There are concerns about the potential for more serious adverse events—enhanced respiratory disease (ERD) following infection and a subtype of ERD, antibody-dependent enhancement (ADE) following infection after vaccine administration.  There are two mechanisms of ADE, both of which “occur when non-neutralizing antibodies or antibodies at sub-neutralizing levels bind to viral antigens without blocking or clearing infection.” In ADE via enhanced infection, non-neutralizing antibodies bound to the virus enhance infection rates in target cells, such as macrophages, leading to more severe disease.  In the second type described by Lee et al., ADE via enhanced immune activation, binding of non-neutralizing antibody to the virus leads to the formation of immune complexes in lung tissues, which, in turn, lead to “secretion of pro-inflammatory cytokines” and “activation of the complement cascade”. “The ensuing inflammation can lead to airway obstruction and can cause acute respiratory distress syndrome in severe cases.” A recognized example of this type of enhanced respiratory disease results from some infections with measles after measles vaccination and has been seen with vaccines for RSV, dengue, and SARS. “Existing evidence suggests that immune complex formation, complement deposition and local immune activation present the most likely ADE mechanisms in COVID-19 immunopathology.”6  

Vaccine developers are well aware of ADE and have pursued approaches that make ADE less likely. This includes selecting specific epitopes within the receptor binding domain of the spike protein as targets for a neutralizing antibody response. It is encouraging that some early clinical trials reports have indicated both a strong neutralizing antibody response and and a strong type 1 helper T cell (TH1) response, rather than the TH2 response associated with immunopathology.4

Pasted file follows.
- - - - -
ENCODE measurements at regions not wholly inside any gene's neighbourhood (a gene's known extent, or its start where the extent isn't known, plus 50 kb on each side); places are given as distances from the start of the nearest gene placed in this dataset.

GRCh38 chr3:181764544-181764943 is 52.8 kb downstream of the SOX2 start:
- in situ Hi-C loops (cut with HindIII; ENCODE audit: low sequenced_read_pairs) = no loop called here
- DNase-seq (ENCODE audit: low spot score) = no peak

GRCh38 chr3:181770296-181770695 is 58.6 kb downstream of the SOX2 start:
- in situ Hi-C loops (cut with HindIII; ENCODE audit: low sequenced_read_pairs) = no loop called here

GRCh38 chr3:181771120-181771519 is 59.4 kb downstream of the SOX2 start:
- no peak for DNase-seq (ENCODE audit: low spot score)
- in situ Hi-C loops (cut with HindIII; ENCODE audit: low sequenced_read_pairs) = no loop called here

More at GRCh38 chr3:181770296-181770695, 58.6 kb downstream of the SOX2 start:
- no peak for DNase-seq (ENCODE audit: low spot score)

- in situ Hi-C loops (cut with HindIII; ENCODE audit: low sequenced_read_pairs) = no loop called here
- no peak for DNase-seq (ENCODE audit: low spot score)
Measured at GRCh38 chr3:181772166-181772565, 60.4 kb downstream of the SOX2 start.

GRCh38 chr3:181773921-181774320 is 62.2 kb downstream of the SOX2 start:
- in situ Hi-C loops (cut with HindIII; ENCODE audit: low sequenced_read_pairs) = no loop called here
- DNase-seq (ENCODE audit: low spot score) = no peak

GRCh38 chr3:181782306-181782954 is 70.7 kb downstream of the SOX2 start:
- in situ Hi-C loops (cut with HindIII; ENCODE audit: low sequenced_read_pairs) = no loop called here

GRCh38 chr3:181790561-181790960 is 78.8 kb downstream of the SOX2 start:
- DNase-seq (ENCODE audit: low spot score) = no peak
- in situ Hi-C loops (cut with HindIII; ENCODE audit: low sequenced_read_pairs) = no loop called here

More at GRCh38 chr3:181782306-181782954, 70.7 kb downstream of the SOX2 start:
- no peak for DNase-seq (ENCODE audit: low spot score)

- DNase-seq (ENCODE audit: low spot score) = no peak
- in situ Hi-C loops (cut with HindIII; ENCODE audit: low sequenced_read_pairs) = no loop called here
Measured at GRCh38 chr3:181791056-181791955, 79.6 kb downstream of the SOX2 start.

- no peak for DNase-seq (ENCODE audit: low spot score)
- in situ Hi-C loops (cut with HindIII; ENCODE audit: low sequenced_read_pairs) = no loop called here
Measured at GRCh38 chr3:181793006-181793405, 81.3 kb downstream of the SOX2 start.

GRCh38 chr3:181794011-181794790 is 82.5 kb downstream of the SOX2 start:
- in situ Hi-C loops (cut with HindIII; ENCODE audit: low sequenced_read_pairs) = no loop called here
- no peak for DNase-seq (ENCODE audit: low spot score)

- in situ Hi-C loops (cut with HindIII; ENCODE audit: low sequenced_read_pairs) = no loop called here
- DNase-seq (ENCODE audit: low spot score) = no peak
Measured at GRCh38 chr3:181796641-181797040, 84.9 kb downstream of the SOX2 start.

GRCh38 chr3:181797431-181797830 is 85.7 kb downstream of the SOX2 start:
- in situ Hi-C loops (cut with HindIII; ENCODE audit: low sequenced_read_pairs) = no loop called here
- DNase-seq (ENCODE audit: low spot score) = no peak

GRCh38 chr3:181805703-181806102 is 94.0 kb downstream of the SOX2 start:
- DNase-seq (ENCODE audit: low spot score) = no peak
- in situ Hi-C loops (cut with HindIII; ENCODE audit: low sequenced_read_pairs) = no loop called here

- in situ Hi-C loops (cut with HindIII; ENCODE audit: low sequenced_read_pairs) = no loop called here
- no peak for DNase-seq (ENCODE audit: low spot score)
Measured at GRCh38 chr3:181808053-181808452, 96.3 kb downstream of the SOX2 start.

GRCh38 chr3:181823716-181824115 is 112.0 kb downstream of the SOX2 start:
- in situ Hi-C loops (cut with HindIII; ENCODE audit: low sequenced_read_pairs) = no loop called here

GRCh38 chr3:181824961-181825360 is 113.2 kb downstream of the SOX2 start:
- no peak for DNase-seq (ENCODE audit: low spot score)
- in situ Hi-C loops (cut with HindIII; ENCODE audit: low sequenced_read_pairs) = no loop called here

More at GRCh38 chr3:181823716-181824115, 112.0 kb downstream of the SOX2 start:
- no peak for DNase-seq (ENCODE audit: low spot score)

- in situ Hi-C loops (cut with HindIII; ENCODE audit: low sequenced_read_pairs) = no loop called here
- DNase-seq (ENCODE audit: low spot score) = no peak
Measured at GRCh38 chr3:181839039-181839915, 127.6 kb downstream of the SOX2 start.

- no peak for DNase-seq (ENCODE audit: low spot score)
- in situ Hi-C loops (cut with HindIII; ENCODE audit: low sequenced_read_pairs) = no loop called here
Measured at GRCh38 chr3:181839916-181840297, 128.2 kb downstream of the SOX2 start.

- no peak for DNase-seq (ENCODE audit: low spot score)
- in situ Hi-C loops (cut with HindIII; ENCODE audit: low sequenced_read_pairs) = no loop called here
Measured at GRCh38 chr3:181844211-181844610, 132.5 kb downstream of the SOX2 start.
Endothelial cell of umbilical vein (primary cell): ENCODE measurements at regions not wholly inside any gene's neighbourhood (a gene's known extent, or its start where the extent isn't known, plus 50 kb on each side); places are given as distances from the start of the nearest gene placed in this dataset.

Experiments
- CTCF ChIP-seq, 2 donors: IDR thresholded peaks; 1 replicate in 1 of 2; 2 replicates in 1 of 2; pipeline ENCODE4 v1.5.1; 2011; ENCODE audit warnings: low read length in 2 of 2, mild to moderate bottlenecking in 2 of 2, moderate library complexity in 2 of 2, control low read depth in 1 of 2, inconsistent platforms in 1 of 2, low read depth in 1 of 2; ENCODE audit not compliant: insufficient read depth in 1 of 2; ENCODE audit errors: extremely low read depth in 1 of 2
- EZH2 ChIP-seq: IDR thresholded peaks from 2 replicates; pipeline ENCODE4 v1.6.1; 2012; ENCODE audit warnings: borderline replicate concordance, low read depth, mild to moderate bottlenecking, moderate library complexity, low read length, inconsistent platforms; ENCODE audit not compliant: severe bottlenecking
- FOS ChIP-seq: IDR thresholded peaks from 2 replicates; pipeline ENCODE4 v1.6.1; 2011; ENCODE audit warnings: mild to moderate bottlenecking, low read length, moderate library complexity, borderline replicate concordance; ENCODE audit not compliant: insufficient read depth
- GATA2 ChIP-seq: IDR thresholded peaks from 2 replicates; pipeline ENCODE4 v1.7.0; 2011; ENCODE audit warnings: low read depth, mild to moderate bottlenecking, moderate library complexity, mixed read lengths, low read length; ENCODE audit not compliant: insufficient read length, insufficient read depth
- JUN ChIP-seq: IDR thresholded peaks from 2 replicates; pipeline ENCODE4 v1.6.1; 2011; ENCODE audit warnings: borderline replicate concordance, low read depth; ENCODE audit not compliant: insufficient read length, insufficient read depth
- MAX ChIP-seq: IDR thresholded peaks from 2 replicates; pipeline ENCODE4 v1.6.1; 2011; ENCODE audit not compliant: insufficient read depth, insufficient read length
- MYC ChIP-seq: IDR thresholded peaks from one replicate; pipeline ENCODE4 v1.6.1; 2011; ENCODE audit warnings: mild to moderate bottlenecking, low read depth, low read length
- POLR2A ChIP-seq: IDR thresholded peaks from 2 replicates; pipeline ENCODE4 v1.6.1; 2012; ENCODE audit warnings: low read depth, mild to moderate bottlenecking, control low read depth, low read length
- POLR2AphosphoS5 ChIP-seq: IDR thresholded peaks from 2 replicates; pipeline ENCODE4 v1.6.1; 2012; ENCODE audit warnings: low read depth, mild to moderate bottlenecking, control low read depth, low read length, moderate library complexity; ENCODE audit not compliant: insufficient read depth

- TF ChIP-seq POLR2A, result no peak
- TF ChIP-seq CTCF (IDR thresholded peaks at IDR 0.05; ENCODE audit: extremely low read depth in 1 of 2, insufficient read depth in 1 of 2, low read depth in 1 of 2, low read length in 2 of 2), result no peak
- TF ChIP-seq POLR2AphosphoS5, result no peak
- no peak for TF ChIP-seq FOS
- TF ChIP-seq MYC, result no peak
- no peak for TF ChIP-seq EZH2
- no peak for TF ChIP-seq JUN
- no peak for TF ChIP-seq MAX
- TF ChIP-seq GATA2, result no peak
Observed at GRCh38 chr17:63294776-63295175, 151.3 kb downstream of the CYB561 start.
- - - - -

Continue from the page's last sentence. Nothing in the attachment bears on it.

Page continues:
Kostoff et al. discuss the possibility that accelerated COVID-19 vaccine development and deployment might ultimately result in unexpected long-term adverse effects. . The potential adverse consequences of such a mass inoculation with a vaccine not adequately tested for mid‑ and long‑term adverse effects could be substantial.”7


  1. World Health Organization (WHO), Global Vaccine Safety Blueprint 2.0. (Draft), 2019, 
  2. Kochhar S, Salmon DA. Planning for COVID-19 vaccines safety surveillance. Vaccine. 2020 Sep 11;38(40):6194-6198. doi: 10.1016/j.vaccine.2020.07.013. Epub 2020 Jul 10. PMID: 32684499; PMCID: PMC7351416.
  3. WHO, DRAFT landscape of COVID-19 candidate vaccines, 2 October 2020,  
  4. Anderson EJ, Rouphael NG, Widge AT, et al. Safety and Immunogenicity of SARS-CoV-2 mRNA-1273 Vaccine in Older Adults [published online ahead of print, 2020 Sep 29]. N Engl J Med. 2020;10.1056/NEJMoa2028436. doi:10.1056/NEJMoa2028436
  5. Logunov DY, Dolzhikova IV, Zubkova OV, et al. Safety and immunogenicity of an rAd26 and rAd5 vector-based heterologous prime-boost COVID-19 vaccine in two formulations: two open, non-randomised phase 1/2 studies from Russia. Lancet. 2020 Sep 26;396(10255):887-897. doi: 10.1016/S0140-6736(20)31866-3. Epub 2020 Sep 4. PMID: 32896291; PMCID: PMC7471804.
  6. Lee WS, Wheatley AK, Kent SJ, DeKosky BJ. Antibody-dependent enhancement and SARS-CoV-2 vaccines and therapies. Nat Microbiol. 2020 Oct;5(10):1185-1191. doi: 10.1038/s41564-020-00789-5. Epub 2020 Sep 9. PMID: 32908214.
  7. Kostoff RN, Briggs MB, Porter AL, Spandidos DA, Tsatsakis A. [Comment] COVID‑19 vaccine safety. Int J Mol Med. 2020 Nov;46(5):1599-1602. doi: 10.3892/ijmm.2020.4733. Epub 2020 Sep 18. PMID: 33000193; PMCID: PMC7521561.
  8. ASSESSMENT, R. R. (2020). Increased transmission of COVID-19 in the EU/EEA and the UK–twelfth update.
  9. Hosangadi, Divya. "Vaccines in Development to Target COVID-19 Disease August 24, 2020."